A U-Haul truck in California. Photo: Smith Collection/Gado/Getty Images

U-Haul will not hire people who use nicotine products in 21 states beginning Feb. 1 in an attempt "to establish one of the healthiest corporate cultures in the U.S. and Canada," the company announced Monday in a statement.

Why it matters: The ACLU considers anti-nicotine hiring policies "discriminatory" and a violation of worker privacy, but smokers are not a protected class under federal anti-discrimination laws, which allow states to create their own laws on smoker bans.

The states where it is legal to not hire nicotine users: Arizona, Alabama, Alaska, Arkansas, Delaware, Florida, Georgia, Hawaii, Idaho, Iowa, Kansas, Maryland, Massachusetts, Michigan, Nebraska, Pennsylvania, Texas, Utah, Vermont, Virginia and Washington.

  • The 29 other states and the District of Columbia have "smoker protection" laws that shield users from hiring discrimination, according to the American Lung Association.
  • People applying for a job at U-Haul in the 21 states will be questioned about their nicotine use in an interview and will have to take a nicotine screening in states where they are allowed. Workers hired prior to Feb. 1, 2020, will not be affected by the policy.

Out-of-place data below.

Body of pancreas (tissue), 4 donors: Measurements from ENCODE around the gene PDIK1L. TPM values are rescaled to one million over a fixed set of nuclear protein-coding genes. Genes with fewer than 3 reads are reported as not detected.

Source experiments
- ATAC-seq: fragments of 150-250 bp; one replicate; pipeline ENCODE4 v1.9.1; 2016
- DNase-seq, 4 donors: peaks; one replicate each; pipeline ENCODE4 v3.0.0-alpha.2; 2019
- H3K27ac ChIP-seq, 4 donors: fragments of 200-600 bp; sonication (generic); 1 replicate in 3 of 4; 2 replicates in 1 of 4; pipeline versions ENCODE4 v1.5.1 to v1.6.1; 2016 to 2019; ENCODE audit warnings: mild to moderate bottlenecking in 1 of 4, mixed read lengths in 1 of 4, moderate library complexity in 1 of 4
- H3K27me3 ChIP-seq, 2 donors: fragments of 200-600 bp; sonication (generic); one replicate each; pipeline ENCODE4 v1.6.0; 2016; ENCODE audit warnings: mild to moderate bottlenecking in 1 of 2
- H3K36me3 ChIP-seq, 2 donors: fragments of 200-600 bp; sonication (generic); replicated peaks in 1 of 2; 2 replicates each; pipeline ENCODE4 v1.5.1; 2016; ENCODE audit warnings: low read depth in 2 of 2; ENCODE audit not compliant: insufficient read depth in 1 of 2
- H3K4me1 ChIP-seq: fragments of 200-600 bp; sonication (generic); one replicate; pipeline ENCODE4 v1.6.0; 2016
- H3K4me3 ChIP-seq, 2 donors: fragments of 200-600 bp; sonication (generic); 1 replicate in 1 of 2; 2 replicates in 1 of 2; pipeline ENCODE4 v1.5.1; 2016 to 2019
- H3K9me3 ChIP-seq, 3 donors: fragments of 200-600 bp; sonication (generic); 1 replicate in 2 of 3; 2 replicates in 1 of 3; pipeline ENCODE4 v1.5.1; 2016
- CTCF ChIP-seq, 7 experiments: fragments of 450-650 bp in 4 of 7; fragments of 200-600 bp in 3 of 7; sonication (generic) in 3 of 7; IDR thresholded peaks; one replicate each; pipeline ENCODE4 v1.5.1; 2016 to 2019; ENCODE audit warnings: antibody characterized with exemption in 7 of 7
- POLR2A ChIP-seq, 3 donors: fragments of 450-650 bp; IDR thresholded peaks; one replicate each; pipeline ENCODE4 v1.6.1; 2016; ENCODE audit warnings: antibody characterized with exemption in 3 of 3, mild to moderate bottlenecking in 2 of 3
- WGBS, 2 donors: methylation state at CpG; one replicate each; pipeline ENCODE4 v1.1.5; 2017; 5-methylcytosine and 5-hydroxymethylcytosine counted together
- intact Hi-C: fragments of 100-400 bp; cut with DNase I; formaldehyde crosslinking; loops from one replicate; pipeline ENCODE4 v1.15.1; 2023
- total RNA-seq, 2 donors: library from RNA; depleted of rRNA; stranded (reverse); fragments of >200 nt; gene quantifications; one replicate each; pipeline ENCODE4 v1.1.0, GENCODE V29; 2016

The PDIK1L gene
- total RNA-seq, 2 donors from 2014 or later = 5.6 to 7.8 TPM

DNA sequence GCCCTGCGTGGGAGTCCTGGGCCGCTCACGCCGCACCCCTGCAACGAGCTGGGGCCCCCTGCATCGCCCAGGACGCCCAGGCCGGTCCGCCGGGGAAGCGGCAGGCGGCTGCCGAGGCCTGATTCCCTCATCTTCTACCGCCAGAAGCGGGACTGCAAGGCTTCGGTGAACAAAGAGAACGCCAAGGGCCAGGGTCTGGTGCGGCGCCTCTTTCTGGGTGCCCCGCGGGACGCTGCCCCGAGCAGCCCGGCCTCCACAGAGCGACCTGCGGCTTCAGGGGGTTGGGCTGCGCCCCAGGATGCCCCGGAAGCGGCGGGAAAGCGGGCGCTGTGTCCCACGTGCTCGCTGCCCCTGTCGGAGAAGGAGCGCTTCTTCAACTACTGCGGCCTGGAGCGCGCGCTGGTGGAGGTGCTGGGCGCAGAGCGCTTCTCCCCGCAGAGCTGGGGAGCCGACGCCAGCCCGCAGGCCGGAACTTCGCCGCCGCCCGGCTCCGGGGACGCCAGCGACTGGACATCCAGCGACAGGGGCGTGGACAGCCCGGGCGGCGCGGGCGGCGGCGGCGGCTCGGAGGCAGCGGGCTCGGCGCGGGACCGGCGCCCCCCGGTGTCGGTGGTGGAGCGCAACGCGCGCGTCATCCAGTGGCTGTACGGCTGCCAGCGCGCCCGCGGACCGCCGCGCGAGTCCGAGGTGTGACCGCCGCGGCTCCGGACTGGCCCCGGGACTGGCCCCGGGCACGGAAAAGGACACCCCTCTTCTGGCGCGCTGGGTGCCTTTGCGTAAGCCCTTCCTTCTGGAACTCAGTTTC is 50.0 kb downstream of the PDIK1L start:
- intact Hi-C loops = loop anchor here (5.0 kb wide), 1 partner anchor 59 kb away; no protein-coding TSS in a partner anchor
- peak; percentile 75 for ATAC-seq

• "This policy is a responsible step in fostering a culture of wellness at U-Haul, with the goal of helping our Team Members on their health journey," Jessica Lopez, the company's chief of staff said in a statement.

The other side: Dr. Michael Siegel, a professor at Boston University's School of Public Health, told ABC News that he disagrees with U-Haul's new policy.

  • "In public health, we try to encourage people to engage in healthy behavior, but we do not punish them and stigmatize them when they don't. ... It punishes exactly the people who should be rewarded for having accomplished this difficult feat."

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